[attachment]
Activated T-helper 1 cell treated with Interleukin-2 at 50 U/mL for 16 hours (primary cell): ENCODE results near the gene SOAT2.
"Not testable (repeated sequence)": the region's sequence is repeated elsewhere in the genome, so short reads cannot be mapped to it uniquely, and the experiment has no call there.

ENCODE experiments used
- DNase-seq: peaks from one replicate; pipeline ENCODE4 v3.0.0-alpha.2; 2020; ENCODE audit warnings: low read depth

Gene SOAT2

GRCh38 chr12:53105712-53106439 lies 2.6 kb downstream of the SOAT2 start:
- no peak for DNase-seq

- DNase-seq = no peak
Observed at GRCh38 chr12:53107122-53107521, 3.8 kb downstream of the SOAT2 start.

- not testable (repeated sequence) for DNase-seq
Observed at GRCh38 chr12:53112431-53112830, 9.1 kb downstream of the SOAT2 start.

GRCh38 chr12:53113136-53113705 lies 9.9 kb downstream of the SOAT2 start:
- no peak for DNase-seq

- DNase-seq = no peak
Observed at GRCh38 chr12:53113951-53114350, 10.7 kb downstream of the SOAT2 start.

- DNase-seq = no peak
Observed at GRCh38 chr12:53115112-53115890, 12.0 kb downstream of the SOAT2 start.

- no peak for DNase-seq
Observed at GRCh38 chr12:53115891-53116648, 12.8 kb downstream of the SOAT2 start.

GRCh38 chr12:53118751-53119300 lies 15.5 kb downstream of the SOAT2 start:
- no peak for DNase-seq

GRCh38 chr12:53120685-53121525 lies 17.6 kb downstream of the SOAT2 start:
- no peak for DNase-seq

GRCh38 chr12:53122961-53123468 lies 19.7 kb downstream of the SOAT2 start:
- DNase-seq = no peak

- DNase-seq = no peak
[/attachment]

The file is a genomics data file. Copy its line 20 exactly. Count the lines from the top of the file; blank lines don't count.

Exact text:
GRCh38 chr12:53118751-53119300 lies 15.5 kb downstream of the SOAT2 start: